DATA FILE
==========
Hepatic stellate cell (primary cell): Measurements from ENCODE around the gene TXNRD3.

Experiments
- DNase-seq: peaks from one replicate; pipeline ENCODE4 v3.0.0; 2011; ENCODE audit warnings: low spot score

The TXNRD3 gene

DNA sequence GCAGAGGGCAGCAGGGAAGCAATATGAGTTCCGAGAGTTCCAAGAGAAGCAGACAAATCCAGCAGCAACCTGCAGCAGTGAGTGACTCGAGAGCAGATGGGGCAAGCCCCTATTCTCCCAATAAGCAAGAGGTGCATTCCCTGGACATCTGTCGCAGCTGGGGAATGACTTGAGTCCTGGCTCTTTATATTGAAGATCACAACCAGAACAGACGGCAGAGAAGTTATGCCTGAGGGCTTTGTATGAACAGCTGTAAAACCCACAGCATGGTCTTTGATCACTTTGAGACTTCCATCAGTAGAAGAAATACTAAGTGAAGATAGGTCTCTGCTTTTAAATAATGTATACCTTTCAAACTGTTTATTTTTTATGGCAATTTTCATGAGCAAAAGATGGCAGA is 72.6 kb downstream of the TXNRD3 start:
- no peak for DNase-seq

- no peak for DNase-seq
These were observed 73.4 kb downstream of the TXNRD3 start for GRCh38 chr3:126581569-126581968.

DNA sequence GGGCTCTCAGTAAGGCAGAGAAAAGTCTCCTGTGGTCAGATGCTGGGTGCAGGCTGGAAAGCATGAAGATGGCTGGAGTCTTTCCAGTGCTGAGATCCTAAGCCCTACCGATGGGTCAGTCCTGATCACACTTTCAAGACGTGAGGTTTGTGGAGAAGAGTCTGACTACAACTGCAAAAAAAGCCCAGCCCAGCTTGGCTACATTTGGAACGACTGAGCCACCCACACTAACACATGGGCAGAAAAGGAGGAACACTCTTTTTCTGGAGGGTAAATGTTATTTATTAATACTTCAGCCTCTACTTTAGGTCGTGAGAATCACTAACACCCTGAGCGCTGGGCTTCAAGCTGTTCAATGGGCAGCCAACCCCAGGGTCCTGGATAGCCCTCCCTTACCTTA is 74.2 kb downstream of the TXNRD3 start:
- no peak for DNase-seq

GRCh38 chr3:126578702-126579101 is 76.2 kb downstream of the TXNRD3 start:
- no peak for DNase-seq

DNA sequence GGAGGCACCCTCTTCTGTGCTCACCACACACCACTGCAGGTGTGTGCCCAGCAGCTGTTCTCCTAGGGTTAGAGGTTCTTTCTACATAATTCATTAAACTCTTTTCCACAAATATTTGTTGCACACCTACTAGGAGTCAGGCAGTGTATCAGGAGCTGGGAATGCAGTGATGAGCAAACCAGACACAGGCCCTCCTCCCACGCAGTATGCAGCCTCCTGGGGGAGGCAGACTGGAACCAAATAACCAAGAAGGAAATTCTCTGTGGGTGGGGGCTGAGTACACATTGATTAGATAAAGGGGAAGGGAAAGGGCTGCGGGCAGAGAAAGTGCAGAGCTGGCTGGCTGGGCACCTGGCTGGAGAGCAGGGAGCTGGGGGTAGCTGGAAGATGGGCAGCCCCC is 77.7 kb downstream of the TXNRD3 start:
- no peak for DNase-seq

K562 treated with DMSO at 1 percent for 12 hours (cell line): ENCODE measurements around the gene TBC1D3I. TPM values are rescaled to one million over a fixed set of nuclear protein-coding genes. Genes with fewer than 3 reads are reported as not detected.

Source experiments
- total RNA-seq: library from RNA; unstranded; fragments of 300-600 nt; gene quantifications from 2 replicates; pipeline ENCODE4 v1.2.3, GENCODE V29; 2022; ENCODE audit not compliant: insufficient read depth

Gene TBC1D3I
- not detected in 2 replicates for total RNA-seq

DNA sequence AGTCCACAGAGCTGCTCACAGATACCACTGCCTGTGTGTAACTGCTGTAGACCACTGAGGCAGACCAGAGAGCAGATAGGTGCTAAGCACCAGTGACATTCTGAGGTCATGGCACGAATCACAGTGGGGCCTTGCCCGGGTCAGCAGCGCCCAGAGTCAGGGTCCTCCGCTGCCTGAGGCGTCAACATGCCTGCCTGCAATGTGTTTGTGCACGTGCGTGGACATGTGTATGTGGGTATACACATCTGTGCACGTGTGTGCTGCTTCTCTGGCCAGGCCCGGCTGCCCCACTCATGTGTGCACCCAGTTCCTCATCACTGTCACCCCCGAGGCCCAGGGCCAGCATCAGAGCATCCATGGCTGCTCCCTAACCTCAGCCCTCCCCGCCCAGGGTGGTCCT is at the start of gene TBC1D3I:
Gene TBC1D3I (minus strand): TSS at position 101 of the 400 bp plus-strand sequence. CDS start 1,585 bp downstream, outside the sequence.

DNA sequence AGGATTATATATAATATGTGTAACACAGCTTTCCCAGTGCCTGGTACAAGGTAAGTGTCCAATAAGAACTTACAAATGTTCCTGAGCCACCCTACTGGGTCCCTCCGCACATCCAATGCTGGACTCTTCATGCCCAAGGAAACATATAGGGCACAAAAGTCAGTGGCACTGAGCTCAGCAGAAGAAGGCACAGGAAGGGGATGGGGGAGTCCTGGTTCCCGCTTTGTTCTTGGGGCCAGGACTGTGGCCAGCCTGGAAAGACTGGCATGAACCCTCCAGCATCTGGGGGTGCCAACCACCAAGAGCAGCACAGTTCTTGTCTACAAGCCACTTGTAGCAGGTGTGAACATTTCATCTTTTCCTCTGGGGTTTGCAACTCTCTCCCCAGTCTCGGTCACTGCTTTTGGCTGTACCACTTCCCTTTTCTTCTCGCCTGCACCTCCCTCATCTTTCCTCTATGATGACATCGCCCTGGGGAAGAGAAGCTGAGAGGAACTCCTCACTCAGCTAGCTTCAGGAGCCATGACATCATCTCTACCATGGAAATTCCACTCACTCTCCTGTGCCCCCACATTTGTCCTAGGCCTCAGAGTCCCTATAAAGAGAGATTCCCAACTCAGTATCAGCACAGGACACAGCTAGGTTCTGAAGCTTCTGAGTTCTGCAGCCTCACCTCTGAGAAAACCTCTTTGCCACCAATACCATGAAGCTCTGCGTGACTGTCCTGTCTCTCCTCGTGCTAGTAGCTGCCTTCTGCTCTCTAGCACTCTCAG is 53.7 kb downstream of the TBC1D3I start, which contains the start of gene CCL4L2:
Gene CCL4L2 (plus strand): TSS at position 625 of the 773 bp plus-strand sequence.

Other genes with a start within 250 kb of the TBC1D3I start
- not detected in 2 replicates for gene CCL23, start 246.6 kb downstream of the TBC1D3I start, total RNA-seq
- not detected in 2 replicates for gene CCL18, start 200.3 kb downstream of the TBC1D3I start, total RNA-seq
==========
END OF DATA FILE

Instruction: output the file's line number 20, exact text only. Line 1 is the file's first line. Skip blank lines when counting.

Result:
DNA sequence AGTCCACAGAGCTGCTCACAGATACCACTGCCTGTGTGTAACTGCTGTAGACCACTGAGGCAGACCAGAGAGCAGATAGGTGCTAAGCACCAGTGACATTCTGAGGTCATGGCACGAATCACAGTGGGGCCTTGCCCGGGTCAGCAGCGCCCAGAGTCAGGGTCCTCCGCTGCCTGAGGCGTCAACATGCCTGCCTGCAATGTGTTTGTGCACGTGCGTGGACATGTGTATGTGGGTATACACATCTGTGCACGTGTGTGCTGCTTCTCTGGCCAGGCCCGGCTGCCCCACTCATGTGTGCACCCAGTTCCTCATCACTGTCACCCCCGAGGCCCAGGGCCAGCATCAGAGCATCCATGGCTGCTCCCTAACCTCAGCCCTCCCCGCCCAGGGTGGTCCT is at the start of gene TBC1D3I: